• Reproduce the work.
  • Modify the work.
  • Distribute copies of the work to the public by sale or other transfer of ownership, or by rental or lease.
  • Display the copyrighted work publicly.¬†

Anyone who violates any of the exclusive rights of a copyright owner is an infringer and may be liable for damages. Courts also have the power to issue an injunction to prevent or restrain copyright infringement.

What about using other photos found on the Internet?

Do your homework. Just because you can copy an image does not give you permission to use it. The risk is real, and there are folks out there looking for violators of copyright laws. If you copy and paste an image, information, or excepts of poems or books without the permission of the photographer or author, you run the risk of violating copyright. Some photographers and authors engage services to search the Internet for unauthorized use. Dubbed ‚Äúcopyright trolls,‚ÄĚ these services search for copyrighted images on the Internet and demand monetary compensation when they find websites where the site owner does not have permission to use the images. A broker may receive a demand letter asking for monetary damages and a request to cease and desist the use. Although this is a cottage industry negotiating a fee to forgo a copyright infringement lawsuit, it is the broker‚Äôs misuse of images that creates the initial risk.¬†

Who sold it?

An agent would like to send out a mailing that lists the properties the agent sold last year, including listings from other firms. Does the agent need permission from the other REALTORS¬ģ to do this? Does the agent need to take his own photos of someone else‚Äôs listing that agent sold?

Standard of Practice 12-7 previously limited the use of the word ‚Äúsold‚ÄĚ in advertising to the listing broker, but now Standard of Practice 12-7 provides that ‚ÄúREALTORS¬ģ who participated in the transaction as the listing broker or cooperating broker (selling broker) may claim to have ‚Äėsold‚Äô the property.‚ÄĚ The references to cooperating brokers in this standard include selling brokers, or subagents, and buyers‚Äô brokers.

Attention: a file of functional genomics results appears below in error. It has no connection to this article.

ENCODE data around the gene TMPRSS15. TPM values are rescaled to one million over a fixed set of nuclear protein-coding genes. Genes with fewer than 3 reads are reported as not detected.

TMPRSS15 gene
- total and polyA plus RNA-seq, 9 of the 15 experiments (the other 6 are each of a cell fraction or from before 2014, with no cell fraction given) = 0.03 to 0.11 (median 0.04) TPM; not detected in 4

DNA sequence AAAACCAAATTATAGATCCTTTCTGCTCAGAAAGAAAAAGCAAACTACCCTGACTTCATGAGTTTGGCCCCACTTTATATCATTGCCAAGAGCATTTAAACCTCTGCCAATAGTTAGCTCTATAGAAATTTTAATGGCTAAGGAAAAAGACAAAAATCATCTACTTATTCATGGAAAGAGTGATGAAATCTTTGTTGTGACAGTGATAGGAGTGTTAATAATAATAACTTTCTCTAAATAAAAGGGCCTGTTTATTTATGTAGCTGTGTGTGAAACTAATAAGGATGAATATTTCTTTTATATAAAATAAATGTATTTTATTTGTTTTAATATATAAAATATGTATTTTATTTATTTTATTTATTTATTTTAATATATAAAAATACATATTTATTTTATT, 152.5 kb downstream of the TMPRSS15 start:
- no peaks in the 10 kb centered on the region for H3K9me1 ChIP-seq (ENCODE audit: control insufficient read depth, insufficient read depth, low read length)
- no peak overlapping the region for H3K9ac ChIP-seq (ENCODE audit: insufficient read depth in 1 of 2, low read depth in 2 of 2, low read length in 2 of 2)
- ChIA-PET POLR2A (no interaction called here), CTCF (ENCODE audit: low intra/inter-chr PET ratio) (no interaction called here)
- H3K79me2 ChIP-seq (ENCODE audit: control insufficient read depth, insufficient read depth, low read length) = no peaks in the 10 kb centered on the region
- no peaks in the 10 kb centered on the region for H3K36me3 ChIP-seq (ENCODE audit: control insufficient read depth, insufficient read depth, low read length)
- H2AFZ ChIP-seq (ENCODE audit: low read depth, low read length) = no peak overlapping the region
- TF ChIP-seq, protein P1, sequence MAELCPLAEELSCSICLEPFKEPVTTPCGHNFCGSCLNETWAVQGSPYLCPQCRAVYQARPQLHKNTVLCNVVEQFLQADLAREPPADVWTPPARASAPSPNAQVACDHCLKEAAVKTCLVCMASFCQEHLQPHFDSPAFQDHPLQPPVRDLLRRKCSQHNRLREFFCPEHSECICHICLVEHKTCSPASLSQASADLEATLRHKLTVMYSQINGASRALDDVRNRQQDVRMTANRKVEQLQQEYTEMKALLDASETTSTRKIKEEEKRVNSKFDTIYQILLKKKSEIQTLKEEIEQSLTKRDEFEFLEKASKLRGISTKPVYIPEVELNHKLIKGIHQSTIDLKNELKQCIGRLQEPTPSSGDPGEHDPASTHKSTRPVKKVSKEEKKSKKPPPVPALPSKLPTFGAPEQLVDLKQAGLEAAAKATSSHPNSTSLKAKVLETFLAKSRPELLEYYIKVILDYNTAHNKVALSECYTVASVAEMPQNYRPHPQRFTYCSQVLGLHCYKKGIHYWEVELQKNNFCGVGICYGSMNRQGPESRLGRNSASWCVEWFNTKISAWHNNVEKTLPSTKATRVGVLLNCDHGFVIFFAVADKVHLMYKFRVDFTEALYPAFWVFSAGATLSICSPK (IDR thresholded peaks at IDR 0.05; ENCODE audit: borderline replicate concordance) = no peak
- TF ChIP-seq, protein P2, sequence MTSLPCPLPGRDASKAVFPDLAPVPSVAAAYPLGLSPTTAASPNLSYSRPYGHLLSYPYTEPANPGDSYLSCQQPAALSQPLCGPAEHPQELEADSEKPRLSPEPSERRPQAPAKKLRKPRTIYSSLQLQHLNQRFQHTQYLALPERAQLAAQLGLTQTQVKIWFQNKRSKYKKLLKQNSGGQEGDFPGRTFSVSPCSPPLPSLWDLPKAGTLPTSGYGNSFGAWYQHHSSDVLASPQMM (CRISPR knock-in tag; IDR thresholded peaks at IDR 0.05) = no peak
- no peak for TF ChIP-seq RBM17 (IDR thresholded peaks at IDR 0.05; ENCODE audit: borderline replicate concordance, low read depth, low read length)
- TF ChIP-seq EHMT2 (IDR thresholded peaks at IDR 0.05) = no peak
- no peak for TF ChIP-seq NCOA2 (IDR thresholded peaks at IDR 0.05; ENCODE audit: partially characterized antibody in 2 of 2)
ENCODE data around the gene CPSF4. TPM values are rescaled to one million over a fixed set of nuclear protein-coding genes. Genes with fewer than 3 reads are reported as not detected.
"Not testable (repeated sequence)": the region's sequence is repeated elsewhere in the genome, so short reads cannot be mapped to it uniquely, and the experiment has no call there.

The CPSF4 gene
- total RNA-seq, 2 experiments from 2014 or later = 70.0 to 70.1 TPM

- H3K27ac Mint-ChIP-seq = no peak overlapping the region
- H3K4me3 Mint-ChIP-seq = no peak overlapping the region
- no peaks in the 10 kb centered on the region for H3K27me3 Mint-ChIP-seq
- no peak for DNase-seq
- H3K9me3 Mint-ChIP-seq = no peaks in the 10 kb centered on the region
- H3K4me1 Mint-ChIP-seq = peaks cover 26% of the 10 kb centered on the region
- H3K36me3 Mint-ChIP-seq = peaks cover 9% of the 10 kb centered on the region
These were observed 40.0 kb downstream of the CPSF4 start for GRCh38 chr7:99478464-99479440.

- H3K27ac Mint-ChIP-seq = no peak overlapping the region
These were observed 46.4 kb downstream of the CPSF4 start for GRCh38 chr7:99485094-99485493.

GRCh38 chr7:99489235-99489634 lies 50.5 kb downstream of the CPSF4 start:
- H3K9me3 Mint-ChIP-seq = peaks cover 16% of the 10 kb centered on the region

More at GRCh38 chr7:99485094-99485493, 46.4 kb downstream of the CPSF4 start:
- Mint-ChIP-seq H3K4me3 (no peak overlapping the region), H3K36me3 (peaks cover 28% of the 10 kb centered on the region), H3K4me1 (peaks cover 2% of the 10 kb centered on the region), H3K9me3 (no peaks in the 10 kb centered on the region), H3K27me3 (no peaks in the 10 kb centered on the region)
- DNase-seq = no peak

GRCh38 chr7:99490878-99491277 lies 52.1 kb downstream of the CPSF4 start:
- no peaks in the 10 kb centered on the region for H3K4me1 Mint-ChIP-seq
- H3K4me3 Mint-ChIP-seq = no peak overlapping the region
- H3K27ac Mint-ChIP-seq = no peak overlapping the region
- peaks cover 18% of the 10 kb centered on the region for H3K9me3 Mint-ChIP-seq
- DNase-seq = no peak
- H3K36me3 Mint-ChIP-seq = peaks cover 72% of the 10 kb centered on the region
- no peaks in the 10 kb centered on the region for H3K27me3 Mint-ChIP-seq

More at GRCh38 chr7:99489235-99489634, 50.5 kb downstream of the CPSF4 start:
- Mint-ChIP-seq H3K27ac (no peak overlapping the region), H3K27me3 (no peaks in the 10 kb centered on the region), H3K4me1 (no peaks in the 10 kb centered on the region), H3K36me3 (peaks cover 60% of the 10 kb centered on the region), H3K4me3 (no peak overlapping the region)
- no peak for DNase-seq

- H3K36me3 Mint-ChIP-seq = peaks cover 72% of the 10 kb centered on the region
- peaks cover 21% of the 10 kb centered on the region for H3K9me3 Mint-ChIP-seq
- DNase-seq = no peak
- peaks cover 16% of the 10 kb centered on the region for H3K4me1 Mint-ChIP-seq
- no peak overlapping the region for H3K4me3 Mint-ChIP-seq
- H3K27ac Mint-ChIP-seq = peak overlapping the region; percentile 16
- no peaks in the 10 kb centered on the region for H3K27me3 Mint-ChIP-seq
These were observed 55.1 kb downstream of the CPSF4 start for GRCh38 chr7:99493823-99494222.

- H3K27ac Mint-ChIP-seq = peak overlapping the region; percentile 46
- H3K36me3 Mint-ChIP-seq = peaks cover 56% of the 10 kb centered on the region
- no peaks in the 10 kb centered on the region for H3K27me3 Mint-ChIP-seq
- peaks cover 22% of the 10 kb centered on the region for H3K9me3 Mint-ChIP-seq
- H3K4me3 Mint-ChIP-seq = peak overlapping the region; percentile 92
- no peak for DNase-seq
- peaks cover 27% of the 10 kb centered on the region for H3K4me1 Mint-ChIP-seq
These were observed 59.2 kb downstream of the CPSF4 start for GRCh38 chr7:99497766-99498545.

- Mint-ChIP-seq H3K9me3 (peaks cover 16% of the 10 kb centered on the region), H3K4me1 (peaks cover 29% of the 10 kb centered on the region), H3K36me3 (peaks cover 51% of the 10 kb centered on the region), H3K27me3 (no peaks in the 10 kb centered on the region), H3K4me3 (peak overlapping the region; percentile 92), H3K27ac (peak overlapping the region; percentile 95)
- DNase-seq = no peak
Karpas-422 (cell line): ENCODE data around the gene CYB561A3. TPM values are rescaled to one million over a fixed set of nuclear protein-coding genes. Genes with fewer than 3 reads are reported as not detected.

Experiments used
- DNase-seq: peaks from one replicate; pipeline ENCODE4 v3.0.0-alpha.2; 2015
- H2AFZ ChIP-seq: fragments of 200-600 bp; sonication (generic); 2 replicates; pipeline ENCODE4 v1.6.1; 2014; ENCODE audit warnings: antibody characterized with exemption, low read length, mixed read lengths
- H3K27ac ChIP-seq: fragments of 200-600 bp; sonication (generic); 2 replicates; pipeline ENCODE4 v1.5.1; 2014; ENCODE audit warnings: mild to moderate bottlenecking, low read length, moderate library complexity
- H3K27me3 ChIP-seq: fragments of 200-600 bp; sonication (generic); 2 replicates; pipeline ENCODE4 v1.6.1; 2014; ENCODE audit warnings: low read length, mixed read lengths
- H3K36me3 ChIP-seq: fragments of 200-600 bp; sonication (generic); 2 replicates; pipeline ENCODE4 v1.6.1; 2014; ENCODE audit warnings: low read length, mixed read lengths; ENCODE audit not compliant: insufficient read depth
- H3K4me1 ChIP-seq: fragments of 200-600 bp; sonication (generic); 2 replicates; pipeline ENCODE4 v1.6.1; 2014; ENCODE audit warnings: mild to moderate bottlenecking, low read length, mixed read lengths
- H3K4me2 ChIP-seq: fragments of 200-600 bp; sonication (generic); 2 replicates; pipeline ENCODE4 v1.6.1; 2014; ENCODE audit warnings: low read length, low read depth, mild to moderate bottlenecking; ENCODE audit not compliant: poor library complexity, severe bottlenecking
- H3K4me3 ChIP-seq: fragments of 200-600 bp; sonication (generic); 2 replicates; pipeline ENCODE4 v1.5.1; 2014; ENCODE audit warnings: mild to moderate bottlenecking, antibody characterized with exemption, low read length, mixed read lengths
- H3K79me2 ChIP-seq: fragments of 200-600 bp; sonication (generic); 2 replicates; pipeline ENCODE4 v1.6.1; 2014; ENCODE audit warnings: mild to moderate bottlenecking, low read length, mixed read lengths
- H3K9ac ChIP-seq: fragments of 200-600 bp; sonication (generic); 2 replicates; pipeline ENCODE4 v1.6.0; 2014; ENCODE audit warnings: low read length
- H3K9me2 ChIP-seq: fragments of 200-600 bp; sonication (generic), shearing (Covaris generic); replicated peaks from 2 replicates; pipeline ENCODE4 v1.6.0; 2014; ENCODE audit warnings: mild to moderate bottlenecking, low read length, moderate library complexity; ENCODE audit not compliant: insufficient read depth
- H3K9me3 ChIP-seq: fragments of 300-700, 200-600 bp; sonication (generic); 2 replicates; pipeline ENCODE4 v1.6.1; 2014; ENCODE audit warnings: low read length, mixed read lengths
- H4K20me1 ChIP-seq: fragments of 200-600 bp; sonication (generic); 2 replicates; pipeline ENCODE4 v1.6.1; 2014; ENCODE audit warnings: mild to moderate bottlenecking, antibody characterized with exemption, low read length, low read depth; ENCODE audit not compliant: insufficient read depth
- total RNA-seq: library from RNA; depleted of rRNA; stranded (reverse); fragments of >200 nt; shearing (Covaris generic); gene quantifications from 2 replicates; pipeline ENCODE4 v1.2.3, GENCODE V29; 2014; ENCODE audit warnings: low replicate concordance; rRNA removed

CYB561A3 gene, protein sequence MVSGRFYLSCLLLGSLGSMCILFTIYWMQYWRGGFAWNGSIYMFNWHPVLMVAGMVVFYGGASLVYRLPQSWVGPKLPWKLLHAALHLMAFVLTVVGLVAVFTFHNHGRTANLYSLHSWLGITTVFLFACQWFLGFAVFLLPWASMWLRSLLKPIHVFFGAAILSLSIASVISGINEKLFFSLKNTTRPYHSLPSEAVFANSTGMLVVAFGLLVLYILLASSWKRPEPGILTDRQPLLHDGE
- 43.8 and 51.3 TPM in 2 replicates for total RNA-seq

Accordingly, there may be two different brokers claiming to have ‚Äúsold‚ÄĚ the same property: the listing broker and the cooperating broker. The selling broker would not need the listing broker‚Äôs or the seller‚Äôs permission to make the claim that the property was sold after the closing.¬†

As mentioned, use of photos in the MLS is limited to the authorized uses and does not automatically allow for use in advertising sold property. The fact the photo was in the MLS does not grant unfettered uses. The agent may wish to check with the local MLS to what the terms of use and rules are applicable to photography appearing in the MLS. When it comes to photographs, photographs are protected by federal copyright law. The broker would need to obtain consent to use another licensee’s photograph or take new ones for the contemplated advertising.

Resources

Tracy Rucka is Director of Professional Standards and Practices for the WRA.